Dismiss
InnovationQ will be updated on Sunday, Oct. 22, from 10am ET - noon. You may experience brief service interruptions during that time.
Browse Prior Art Database

Restoring Unreadable Sector ID Fields

IP.com Disclosure Number: IPCOM000102311D
Original Publication Date: 1990-Nov-01
Included in the Prior Art Database: 2005-Mar-17
Document File: 5 page(s) / 168K

Publishing Venue

IBM

Related People

Apperley, N: AUTHOR [+3]

Abstract

This article describes a general error recovery solution to reading data blocks from a disk file without being able to read their id fields due to surface defects or other errors.

This text was extracted from an ASCII text file.
This is the abbreviated version, containing approximately 38% of the total text.

Restoring Unreadable Sector ID Fields

       This article describes a general error recovery solution
to reading data blocks from a disk file without being able to read
their id fields due to surface defects or other errors.

      The algorithm copes with ids which are unreadable, and it is
sufficiently general to deal with many rather than just one
unreadable id.  A single pass (disk revolution) through the list of
ids is all that is required for most cases.  No numbering of spares
or defective sectors is required.  It can be used during a reassign
blocks operation as well as during read recovery.  It is a
self-contained routine which operates only on data in memory,
allowing writing and testing to be performed in isolation.  Several
error cases are 'grouped' together for the same route through the
code;  only a few special cases are required.  Track format errors
are conveniently detected in this same routine.

      A Disk File controller supports up to four serial DASDs, each
DASD consisting of a stack of 12 disks with 20 read/write surfaces.
Each surface contains 1458 read/write tracks and each track contains
58 sectors of 512 or 520 bytes.  A group of 20 tracks at the same
'radius' is referred to as a cylinder.  On a cylinder there are 20*58
(i.e., 1160) sectors available, of which 11 are used as spares and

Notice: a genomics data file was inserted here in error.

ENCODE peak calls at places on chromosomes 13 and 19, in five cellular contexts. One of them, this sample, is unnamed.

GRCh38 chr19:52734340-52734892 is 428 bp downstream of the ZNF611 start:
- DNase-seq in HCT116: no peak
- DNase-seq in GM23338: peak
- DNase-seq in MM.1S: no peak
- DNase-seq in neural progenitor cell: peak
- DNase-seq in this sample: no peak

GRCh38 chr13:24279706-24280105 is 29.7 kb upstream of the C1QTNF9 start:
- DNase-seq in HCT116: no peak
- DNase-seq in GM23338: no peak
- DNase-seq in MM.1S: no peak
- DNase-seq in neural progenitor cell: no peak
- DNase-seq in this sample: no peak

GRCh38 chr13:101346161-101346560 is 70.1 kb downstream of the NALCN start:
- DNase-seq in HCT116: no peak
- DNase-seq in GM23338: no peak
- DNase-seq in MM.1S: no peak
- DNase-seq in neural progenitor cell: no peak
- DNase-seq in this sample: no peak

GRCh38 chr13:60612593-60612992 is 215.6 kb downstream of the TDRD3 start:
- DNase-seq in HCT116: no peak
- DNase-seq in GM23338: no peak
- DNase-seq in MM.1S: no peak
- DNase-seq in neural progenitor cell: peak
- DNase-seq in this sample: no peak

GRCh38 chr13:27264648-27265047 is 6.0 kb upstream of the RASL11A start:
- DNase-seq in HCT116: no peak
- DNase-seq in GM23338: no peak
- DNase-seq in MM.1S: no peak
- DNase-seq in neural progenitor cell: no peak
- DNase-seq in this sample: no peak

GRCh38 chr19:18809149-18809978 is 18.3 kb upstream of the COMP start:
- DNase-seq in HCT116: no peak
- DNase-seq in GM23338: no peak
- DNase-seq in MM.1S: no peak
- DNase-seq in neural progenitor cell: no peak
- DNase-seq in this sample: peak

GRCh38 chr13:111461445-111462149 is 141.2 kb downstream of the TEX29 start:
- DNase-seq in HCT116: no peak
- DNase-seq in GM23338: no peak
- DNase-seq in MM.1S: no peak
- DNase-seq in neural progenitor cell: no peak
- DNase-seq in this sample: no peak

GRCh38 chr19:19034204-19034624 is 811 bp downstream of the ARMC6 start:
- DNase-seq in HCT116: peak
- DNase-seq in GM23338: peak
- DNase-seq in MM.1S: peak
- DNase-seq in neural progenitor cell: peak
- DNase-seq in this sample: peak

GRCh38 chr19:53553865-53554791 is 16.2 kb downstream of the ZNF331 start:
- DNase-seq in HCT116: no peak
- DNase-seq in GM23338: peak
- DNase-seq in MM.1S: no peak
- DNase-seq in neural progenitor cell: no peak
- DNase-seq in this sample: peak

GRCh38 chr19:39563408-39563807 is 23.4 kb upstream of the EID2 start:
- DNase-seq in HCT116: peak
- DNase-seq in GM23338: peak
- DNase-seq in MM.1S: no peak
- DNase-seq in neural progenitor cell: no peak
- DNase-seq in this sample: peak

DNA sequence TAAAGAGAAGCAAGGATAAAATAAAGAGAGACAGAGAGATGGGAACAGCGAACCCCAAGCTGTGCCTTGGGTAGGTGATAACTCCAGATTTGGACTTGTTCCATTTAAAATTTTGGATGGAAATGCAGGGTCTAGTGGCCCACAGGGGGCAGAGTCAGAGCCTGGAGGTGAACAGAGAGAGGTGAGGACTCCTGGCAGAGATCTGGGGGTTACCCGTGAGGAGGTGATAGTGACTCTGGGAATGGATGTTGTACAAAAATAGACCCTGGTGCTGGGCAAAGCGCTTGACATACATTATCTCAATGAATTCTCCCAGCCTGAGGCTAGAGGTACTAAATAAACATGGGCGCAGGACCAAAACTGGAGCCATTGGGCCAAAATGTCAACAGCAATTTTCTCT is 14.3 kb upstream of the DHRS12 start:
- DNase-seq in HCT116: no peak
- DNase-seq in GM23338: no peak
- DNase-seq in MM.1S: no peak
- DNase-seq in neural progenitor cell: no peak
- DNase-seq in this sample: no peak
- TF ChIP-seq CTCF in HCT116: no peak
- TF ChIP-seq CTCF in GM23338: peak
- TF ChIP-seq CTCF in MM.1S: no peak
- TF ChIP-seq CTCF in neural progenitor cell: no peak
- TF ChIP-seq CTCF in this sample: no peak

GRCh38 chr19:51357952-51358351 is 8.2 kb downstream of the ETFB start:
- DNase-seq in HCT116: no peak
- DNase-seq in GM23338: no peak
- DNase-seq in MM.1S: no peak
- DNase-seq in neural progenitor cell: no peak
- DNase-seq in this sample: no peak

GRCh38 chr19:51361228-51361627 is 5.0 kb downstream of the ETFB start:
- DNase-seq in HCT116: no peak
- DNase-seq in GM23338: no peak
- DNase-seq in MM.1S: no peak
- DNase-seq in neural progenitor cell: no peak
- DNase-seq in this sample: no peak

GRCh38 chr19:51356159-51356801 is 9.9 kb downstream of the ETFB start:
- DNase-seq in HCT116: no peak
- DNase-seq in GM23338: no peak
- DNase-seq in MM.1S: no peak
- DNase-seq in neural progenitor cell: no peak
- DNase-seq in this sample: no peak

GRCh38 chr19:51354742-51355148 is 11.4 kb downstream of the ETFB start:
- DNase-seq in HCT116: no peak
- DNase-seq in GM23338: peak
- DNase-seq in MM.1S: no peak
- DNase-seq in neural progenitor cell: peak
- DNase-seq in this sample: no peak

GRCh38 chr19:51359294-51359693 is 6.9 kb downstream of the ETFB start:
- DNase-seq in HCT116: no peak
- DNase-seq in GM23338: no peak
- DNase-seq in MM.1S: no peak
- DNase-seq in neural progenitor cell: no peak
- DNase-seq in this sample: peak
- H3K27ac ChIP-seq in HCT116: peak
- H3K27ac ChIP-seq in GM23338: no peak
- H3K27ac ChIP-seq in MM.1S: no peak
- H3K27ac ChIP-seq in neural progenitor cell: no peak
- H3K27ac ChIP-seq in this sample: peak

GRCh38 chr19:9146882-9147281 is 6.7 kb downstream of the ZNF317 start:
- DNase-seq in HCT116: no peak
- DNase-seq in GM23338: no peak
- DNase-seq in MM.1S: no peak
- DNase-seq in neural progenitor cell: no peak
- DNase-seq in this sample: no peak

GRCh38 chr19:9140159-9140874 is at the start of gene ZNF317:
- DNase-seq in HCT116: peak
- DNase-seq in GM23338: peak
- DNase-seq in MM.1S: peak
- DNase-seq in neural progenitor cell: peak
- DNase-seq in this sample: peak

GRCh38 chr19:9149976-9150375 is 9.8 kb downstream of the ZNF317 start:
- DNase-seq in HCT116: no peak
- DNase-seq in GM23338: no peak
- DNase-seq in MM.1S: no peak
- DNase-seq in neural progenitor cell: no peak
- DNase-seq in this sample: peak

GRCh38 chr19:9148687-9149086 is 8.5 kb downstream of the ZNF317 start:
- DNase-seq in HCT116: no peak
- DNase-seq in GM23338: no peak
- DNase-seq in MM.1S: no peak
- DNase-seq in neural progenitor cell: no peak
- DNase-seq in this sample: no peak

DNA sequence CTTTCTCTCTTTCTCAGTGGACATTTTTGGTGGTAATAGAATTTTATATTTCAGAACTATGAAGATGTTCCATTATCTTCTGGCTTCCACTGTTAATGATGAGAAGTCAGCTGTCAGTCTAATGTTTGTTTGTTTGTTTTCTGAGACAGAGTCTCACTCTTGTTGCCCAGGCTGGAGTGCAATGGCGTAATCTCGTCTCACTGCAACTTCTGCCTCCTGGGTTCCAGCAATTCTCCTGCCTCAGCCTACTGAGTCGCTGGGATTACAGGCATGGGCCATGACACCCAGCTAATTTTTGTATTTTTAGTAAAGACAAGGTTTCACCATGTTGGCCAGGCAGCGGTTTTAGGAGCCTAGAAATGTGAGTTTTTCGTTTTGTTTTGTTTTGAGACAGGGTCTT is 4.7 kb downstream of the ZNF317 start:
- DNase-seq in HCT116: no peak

1149 are used for read/write data.  In front of each sector there is
an associated 'id' field to locate the data in each sector.  The id
format consists of six bytes plus two bytes of CRC.

      Logical Block Address (LBA).(Bytes 0-21):
           -    '000000'X-'FBFFFF'X      Data sectors
           -    'FE0000'X-'FEFFFF'X      Spare sectors
           -    'FF0000'X-'FFFFFF'X      Defective sectors
           -    'FC0000'X-'FDFFFF'X      Reserved area usage.
Sector.(Byte 3) Physical position from index mark.
Offset.(Byte 4) Number of valid LBAs remaining on this track
(inclusive)
Cylinder LSB.(Byte 5) LS byte of cyl.addr.(checks head posn.)
CRC.(Next two bytes) Two bytes to check validity of the id.

      Should a defect appear in the id field on the disk, then there
is a high probability that the data for that sector is still
readable; however, it must be addressed physically instead of
logically (i.e., the read must be addressed to a physical position
relative to the index mark instead of using the LBA within the id
field).

      The function of the disclosed algorithm is to determine the
physical address of the unreadable id field.  The algorithm 'deduces'
any unreadable ids from a track's worth of ids.  The algorithm is
written in such a way that if there are sufficient ids which are
readable, it will fill in those that are not.  If there is
insufficient information in the track's worth of ids, then it fills
in as many as possible but will indicate an 'ambiguous' return code
to its caller.  The following exampl...